Head delegate Peter Kelly from the Telecom Engineers speaks at the Strike Benefit
The weather packed in as activists, unionists and socialists headed to a small fundraiser on a rainy Friday evening at Auckland Trades Hall. As well as netting a neat sum of cash ($450) for the Telecom workers facing redundancy and a new form of precarious employment through a dependent contractor model, the gathering also provided a forum for people to begin discussing what’s needed in order to gain or retain living wages and job security through the recession and the National government.
With bus workers overwhelmingly rejecting Infratil’s latest offer and changing into Strike gear, fire fighters prepared to confront their chiefs and John Key on picket lines and public service workers facing a round of 0% pay offers the stage is being set for a broader confrontation between employers keeping workers screwed down on poverty wages and fed-up workers prepared to try their luck with industrial action.
Apathy and disorganisation amongst union members and in the workplace and an increasingly parochial, unsophisticated, humourless and conservative union bureaucracy will remain the major toxins in the veins of the union movement.
Political leadership & Industrial leadership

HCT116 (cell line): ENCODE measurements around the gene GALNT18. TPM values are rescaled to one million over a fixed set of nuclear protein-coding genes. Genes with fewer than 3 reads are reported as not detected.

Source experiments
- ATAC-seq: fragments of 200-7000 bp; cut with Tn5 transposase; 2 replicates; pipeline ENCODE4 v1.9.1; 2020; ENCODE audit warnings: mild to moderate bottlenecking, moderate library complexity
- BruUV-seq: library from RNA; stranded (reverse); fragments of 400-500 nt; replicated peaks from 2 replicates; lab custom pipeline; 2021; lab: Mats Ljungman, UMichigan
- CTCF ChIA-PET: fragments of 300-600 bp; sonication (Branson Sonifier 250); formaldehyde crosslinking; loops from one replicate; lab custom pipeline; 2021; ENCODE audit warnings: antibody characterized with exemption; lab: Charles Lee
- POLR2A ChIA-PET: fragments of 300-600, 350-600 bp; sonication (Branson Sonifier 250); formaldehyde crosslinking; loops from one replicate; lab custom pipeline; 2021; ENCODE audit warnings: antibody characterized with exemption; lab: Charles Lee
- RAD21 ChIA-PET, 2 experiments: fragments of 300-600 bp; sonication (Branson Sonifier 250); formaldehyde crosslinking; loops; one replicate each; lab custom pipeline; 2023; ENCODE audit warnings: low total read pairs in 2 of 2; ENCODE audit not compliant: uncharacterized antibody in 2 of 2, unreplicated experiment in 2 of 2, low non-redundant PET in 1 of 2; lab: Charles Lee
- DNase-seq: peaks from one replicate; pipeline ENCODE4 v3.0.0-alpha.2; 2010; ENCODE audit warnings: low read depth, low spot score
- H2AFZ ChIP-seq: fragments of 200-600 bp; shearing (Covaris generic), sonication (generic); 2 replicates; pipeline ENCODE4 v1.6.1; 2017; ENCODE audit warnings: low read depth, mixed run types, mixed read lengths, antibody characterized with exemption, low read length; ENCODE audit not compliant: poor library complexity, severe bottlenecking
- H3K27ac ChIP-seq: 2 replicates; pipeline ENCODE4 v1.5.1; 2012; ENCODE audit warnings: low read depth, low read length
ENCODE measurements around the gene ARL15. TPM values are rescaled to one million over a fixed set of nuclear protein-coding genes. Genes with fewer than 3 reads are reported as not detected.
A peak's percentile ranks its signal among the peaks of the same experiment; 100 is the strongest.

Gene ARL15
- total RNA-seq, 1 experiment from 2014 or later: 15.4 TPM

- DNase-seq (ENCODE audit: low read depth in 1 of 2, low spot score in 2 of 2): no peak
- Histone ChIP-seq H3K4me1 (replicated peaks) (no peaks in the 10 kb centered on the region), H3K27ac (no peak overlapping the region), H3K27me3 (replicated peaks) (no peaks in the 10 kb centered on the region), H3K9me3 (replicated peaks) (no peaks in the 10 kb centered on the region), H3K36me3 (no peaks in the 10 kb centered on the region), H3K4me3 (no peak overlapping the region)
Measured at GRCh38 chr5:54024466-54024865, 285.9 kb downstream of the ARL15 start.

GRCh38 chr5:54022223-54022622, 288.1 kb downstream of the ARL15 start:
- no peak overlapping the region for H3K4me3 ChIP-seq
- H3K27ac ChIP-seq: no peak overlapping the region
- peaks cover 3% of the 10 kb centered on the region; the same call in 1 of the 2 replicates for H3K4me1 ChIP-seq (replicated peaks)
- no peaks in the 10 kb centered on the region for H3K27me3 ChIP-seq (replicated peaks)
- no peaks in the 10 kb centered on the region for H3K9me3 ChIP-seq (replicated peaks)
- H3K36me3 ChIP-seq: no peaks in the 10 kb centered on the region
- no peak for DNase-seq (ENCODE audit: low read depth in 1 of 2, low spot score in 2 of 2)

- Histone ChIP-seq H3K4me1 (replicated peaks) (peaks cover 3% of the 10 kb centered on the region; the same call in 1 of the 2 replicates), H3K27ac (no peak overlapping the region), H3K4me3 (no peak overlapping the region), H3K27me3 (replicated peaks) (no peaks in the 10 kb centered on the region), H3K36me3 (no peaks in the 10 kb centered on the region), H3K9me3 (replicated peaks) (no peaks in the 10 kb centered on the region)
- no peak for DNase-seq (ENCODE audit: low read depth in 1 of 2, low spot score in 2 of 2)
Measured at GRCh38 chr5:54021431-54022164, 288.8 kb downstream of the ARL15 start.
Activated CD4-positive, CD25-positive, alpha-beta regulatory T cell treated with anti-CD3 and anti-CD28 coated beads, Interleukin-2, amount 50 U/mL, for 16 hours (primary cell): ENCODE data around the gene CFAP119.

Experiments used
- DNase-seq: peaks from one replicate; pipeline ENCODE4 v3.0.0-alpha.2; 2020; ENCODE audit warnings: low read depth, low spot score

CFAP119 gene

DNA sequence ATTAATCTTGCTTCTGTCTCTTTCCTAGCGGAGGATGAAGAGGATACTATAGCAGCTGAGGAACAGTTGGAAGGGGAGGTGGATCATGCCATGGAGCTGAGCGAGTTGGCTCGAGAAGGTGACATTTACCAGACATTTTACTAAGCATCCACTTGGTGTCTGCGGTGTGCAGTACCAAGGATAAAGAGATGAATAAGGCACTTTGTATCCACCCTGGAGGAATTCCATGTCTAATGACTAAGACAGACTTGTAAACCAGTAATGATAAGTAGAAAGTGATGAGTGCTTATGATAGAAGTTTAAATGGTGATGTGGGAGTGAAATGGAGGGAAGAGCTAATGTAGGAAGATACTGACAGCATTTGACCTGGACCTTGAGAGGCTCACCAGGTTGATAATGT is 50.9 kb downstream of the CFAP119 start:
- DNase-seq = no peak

The task for socialists is how to win over militant workers, delegates and sections of the union movement away from the language of partnership, the politics of the Labour Party and a conservative industrial strategy that sees union bosses baking cakes, trying to shame the Government and making tepid speeches on the need for militancy.This necessarily requires the rebuilding of the union movement from the bottom up. A co-ordinated rank and file network of active unionists &community activists united around building mass actions is necessary to rebuild the union movement.
This network should be established in support of the workplace struggles currently in fullswing. It should wherever possible co-ordinate mass direct action in solidarity with workers in dispute. The Telecom & bus drivers dispute affects us all. Privatised public services in the 1990s are having their working conditions fully eroded by an increasingly confident employer class. The Telecom and NZ Bus Head offices should be occupied in solidarity with/by the workers in struggle and the community should demand that these services be returned to public ownership and control. A break with the political and industrial leadership of the current trade union officialdom requires a workplace-community campaign for public ownership & control of public services waged by a rank and file network prepared to use direct action to win. -Omar Hamed, Socialist Aotearoa.